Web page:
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Have the relative employment prospects for the low-skilled deteriorated after all?


Has the relative unemployment propensity for the low-skilled increased during the 1990’s? We address this question empirically, based on two notions of ‘low skills’; i) low education, and ii) low ability, conditioned on education and work experience. Ability is identified by previous earnings. Evaluated by the education-based measure, we find that unemployment propensity has not developed unfavourably for the low-skilled. Evaluated by the ability-based measure, it has. We uncover a steady deterioration of employment prospects for persons with low ability relative to others with similar formal qualifications. The adverse employment effects of being low-skilled are stronger the higher is formal education.

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Correspondence to Knut Røed.

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All correspondence to Knut Røed. The paper is part of the project ‘Sorting, exposed groups and labour market programs’ financed by the Research Council of Norway. We wish to thank Rolf Aaberge, Paul Gertler, Harald Goldstein, Karl Ove Moene, Jon Strand, Steinar Strøm, Asbjrn Rødseth and an anonymous referee for helpful comments. Responsible editor: John F. Ermisch.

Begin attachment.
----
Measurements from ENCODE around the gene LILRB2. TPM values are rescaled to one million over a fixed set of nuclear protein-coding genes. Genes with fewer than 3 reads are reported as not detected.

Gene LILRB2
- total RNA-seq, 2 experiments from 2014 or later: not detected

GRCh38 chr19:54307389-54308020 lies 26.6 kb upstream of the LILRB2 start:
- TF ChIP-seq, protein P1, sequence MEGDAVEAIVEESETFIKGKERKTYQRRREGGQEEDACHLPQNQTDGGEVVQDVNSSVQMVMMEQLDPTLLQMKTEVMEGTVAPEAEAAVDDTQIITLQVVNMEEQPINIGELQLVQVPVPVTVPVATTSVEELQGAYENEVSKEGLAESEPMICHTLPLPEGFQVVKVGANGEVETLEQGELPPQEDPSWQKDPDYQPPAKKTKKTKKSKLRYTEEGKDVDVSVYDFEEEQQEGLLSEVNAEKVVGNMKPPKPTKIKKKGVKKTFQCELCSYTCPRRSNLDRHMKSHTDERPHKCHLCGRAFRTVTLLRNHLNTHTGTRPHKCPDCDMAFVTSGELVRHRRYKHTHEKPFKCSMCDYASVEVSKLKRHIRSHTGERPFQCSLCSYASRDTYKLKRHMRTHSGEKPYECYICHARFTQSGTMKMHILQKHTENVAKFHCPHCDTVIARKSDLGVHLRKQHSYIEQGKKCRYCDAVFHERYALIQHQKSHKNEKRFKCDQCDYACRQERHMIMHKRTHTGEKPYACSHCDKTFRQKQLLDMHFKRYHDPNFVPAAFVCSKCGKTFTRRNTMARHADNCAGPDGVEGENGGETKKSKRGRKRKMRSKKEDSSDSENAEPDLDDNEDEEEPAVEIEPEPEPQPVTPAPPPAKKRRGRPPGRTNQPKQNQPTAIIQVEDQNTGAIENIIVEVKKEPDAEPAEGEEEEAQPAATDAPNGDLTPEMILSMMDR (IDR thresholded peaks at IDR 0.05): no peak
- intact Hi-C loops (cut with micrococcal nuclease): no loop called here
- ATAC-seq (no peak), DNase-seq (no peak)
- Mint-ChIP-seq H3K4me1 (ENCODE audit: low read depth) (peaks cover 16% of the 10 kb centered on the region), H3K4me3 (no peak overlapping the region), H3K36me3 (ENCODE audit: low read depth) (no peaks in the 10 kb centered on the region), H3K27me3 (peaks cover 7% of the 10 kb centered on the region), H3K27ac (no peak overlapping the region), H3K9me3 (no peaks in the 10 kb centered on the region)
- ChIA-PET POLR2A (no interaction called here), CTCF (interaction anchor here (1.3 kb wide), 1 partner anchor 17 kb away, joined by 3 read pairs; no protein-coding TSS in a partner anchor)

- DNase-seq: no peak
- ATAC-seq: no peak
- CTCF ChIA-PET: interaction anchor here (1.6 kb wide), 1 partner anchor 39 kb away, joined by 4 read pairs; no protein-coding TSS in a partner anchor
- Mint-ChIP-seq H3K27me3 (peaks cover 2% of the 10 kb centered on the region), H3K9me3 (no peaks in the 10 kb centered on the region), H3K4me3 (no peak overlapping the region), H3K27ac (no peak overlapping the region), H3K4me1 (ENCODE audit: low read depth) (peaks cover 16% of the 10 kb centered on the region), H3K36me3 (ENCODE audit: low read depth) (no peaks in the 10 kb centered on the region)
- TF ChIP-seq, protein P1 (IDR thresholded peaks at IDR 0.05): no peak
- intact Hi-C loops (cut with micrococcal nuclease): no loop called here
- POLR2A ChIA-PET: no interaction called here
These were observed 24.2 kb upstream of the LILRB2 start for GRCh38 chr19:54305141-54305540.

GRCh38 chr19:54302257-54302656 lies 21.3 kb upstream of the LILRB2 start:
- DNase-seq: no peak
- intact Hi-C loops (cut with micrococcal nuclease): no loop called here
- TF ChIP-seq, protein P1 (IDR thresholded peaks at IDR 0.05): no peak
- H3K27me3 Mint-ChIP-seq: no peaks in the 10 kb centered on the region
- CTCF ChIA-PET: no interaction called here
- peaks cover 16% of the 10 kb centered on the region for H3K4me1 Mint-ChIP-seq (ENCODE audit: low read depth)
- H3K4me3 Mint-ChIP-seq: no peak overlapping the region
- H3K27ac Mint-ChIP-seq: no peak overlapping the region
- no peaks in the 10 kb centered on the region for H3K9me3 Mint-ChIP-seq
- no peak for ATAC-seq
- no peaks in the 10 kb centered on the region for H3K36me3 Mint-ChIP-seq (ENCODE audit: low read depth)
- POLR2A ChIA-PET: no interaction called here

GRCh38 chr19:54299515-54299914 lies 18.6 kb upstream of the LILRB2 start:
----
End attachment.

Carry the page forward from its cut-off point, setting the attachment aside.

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Røed, K., Nordberg, M. Have the relative employment prospects for the low-skilled deteriorated after all?. J Popul Econ 17, 67–82 (2004).

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JEL classification

  • C31
  • J64

Key words

  • Skill-biased technical change
  • relative unemployment rates